When it comes to allowing other companies to share in the popularity of its iPod music players, what
(AAPL - Get Report)
giveth, it also can taketh away.
That point was made particularly clear last week, when
announced that Apple had decided
not to use
the company's next-generation media chips in its upcoming iPod music players.
In response, PortalPlayer's stock bled 45% of its value in two days.
PortalPlayer's dependence on Apple was extreme: About 95% of the company's sales are iPod-related. But the small chipmaker is only one of many companies that have attempted to cash in on the iPod phenomenon.
While there's considerable money to be made doing so, as PortalPlayer has demonstrated, there's also a lot of danger, too.
"It is risky when you've got a vendor as dominant as Apple is, and you've tied your future to that vendor," says Rob Enderle, principal analyst at the Enderle Group, a technology consulting firm.
Other technology companies have had products whose dominance approximated that of the iPod or whose market strength was more powerful than Apple's, analysts say.
But Apple has long had a contentious relationship with many of its partners, says Roger Kay, founder and analyst at the consultancy Endpoint Technologies.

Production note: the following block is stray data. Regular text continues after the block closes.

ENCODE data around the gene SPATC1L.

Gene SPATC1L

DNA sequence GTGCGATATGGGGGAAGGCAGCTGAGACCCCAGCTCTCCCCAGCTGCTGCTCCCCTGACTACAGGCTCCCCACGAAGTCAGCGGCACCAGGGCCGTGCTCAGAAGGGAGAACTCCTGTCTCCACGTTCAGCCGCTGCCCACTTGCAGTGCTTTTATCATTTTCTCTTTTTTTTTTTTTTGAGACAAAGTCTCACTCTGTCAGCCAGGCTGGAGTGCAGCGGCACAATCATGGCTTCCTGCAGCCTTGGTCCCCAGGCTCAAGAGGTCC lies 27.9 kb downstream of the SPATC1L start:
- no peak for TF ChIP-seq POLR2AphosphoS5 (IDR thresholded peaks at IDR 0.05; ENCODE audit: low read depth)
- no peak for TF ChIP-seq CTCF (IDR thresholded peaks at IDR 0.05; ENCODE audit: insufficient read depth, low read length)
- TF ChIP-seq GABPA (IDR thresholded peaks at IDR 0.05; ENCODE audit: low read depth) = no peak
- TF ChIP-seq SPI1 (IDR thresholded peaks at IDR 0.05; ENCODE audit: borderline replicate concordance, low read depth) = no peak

The company has been unapologetic about directly competing against some of those partners or cutting off relationships with little warning, he says.
"When doing business with Apple, be aware that your risk is probably higher than doing business with other people in the industry," says Kay.
An Apple representative did not return a call seeking comment about the company's relationships with vendors and partners.
Apple has had marked success with the iPod. Although sales of the device in the company's
most recent quarter
were lighter than expected, the 8.5 million units the company shipped was still up more than 60% from the same period a year earlier.
Perhaps more significantly, for two quarters in a row, Apple has gotten more revenue from its iPod sales than from its Macintosh computer sales.